It’s strange just how often two instances of what are essentially the same product crop up on my radar. Like the summer of 1998, when we got Deep Impact and Armageddon within the span of a couple months, so go things within the beer world as well.
A few weeks ago, I was made aware of the existence of Labatt Blue Citra, and predictably I couldn’t keep myself from snarking a bit about it. It’s just such a cynically “big beer” concept, to stick something popular from the craft beer world—in this case, Citra hops—into the standard lager you’ve been producing for decades and see if that will help it sell. After publication, someone from Labatt USA reached out to see if I’d actually like to taste the thing I was chiding, and it seemed only fair that I do so.
But then I got another email. This one was from well-loved Massachusetts craft lager producers Jack’s Abby, and it announced something quite timely: They are also introducing a light, “golden lager” featuring Citra hops. And wouldn’t you know it, samples of the two beers showed up on my doorstep on the exact same day. Someone was clearly trying to tell me something—the beer gods have demanded a side-by-side tasting. And I am happy to oblige.
And so, let’s answer the question: What happens when you stick Citra in an otherwise neutral lager? Does this concept even work? And how does the approach differ between a macro brewer (Labatt) and a craft brewer (Jack’s Abby) when they’re producing such similar concepts?
Hell, even the cans look alike! But will these two beers actually have much in common, beyond their marketing? Let’s find out.
After pouring both beers into glasses next to one another (both brilliantly clear), I’m surprised to see that it’s Labatt whose lager is actually a touch darker. You expect the “macro” representative to be ultra-pale almost by default, but this lager has a little hint of amber to it that I wasn’t expecting.
On the nose it’s mildly hop forward, but the things that leap out at me first are largely derived from malt. Grainy and slightly toasty, the nose implies a lager with fairly substantial malt backbone. The hop notes, meanwhile, aren’t exactly as expected: More green, spicy and “woodsy” than the “tropical fruit” cited by Labatt. If I was tasting this completely blind, I might be inclined to think that these were noble hops on the nose, rather than something like Citra, which I presume has to do with hop rate more than anything. Overall, it’s fairly pleasant, though.
On the palate, the hops are more apparent, and the subtle hints of citrus and tropical fruit juice do come through, but I’d be lying if I said they were in any way assertive. Toasty malt is arguably more of a factor in the flavor profile, which segues into a bitter, drying finish. It feels like the sensation of bitterness has been enhanced here by the lager’s overall dryness. All in all, this is a decently executed macro lager than just subtly hints at the world of American hops—which honestly is probably exactly what they were going for. No one in their right mind would describe it as “juicy” first and foremost, and one wonders if they should have committed more to the Citra theme if that’s the biggest word on the can, but it’s not a bad beer by any means.
Rarely do you get such a clear and easy to grasp illustration of the differences in how macro breweries and craft breweries approach flavor assertiveness as you get right here. Where the Labatt offering tiptoes around the idea of “Citra,” the Jack’s Abby lager revels in it.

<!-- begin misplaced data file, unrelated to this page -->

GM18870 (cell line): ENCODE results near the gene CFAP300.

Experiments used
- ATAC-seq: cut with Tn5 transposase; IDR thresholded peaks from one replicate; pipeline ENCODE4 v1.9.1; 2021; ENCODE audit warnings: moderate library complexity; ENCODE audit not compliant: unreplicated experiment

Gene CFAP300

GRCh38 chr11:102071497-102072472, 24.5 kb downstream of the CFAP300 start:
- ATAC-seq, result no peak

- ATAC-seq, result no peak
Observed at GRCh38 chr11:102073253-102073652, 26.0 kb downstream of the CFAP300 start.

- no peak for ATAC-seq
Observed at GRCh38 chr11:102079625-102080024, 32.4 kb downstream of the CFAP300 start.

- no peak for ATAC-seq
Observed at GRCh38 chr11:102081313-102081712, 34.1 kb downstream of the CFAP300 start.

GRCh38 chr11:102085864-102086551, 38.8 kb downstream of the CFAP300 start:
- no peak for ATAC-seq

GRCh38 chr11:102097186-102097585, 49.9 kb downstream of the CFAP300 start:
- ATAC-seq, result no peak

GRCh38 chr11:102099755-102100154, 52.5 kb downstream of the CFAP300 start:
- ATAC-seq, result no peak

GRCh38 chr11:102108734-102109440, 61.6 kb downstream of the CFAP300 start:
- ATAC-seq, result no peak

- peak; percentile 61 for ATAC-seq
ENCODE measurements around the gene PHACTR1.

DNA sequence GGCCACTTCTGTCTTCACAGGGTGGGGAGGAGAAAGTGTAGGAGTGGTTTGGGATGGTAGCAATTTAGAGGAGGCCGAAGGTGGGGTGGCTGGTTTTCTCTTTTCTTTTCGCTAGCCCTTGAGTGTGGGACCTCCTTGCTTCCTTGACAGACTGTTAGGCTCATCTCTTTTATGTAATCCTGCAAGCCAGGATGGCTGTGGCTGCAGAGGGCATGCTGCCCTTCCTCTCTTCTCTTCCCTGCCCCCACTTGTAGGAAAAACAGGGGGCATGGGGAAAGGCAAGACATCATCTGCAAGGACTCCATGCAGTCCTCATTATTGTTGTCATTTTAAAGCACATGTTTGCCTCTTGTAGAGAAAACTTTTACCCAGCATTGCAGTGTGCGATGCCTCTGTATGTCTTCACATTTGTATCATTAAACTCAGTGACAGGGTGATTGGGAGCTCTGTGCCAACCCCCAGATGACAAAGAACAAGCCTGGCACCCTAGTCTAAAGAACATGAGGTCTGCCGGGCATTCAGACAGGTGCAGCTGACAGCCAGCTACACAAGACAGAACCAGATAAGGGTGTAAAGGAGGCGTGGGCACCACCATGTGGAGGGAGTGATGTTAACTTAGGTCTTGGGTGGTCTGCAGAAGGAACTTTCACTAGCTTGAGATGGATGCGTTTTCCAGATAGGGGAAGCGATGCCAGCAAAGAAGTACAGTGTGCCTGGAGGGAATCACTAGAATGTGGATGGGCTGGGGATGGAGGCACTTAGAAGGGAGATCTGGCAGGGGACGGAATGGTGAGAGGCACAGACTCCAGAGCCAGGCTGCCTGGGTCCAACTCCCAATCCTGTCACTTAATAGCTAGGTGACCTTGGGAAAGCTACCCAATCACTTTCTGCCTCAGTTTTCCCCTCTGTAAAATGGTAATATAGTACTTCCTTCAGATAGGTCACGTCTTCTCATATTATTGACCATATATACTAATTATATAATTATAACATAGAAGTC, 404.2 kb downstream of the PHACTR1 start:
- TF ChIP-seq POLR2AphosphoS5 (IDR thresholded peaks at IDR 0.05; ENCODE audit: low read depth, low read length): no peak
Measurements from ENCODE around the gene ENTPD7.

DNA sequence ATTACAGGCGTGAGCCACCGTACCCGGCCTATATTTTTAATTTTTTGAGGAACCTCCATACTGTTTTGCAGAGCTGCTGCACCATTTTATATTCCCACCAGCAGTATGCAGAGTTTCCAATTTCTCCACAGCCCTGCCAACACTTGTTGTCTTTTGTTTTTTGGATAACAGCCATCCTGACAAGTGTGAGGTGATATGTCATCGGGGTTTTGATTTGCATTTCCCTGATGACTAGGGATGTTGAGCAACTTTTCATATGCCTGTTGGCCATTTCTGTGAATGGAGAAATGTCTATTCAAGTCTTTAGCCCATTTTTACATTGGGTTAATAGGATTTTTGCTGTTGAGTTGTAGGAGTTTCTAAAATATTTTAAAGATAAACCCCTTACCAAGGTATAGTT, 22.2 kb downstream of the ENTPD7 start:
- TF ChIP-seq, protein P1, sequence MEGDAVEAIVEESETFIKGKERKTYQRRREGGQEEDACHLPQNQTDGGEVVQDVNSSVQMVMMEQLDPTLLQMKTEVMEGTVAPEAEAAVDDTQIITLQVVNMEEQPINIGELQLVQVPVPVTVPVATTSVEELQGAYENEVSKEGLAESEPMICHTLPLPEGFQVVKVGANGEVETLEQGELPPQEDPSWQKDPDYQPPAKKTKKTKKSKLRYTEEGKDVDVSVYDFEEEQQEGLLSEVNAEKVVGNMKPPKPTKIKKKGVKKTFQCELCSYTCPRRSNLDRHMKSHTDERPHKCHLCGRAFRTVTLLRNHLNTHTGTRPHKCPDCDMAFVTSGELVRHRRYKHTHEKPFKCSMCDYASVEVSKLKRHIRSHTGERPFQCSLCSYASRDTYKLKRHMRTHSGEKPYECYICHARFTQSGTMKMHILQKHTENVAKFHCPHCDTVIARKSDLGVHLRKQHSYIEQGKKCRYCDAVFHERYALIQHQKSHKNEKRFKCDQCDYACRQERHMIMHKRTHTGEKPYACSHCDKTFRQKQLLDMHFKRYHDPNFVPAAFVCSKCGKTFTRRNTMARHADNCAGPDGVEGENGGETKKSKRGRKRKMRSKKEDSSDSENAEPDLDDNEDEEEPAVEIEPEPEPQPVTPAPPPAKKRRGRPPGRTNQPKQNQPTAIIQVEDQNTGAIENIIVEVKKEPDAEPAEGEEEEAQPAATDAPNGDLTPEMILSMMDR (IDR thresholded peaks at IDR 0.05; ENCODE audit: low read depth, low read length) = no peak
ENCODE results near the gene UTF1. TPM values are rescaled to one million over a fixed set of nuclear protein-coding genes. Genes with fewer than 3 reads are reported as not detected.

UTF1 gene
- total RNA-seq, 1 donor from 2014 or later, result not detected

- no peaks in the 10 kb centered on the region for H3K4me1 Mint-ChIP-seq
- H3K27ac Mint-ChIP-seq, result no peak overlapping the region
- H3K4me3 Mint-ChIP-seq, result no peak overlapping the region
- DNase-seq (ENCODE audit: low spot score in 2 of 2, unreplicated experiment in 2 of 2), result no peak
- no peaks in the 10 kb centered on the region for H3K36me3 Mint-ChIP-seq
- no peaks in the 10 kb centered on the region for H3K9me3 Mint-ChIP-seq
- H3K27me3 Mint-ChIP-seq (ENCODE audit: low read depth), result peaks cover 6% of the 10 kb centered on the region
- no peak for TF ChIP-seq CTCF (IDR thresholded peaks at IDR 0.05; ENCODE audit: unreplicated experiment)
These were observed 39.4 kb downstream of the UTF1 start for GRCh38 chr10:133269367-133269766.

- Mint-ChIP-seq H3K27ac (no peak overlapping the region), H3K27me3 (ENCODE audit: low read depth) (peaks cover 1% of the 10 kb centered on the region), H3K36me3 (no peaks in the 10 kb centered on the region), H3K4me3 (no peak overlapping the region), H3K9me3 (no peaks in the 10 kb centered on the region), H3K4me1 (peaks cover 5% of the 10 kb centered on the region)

On the nose, this beer is immediately much more fruit forward. Bright and punchy, it packs moderately intense notes of grapefruit and pineapple juice that suggest a certain candy sweetness, with a twist of bubblegum. Malt, in comparison, is nigh impossible to find on the nose. Overall, it will come off like a welcoming, familiar Citra profile to most people who have been drinking American IPA for the last five years.
On the palate, I’m relieved that there is some degree of balance, as the malt I couldn’t find on the nose manifests itself here with significant bready/yeasty notes, as you might expect to find in a Munich helles lager. Those notes are backed up by more clean (but moderately sweet) citrus flavors, which suggests a certain “grapefruit shandy” character. It works fairly well—it’s a bit strange to get these big hop notes in a beer with less body and texture than most modern IPAs, but it also doesn’t feel thin to the point of wateriness. Unsurprisingly, this is very easy to drink.
I’m leaving this particular tasting with what is perhaps an unexpected conclusion in mind: I think both of these breweries produced pretty much exactly the beer they were intending to make, and I don’t think one is necessarily objectively “better” than the other. The Jack’s Abby Citra Brau is certainly more to the taste of modern IPA drinkers, and that makes sense—it seems like a “Citra lager” brewed with IPA drinkers in mind. The Labatt Blue Citra, on the other hand, seems like something a BudMillerCoors lager drinker might picture if they read the words “Citra lager” and extrapolated from there. In other words, it seems pretty well targeted to its intended market.
Which leaves one more question: Would I prefer a great, noble-hopped pilsner to either of these beers? That answer might well be yes. Although the idea of IPA-esque, American-hopped light lagers is an arena worth exploring, it’s not as if we have a dearth of Citra-fronted beers in the craft beer scene. If “Citra lagers” somehow turn into a trend, I’ll be happy to taste more of them, but it will probably still take a bit more to convince me that this style demands a permanent place in the beer fridge.
Jim Vorel is a Paste staff writer and resident beer guru. You can follow him on Twitter for more drink writing.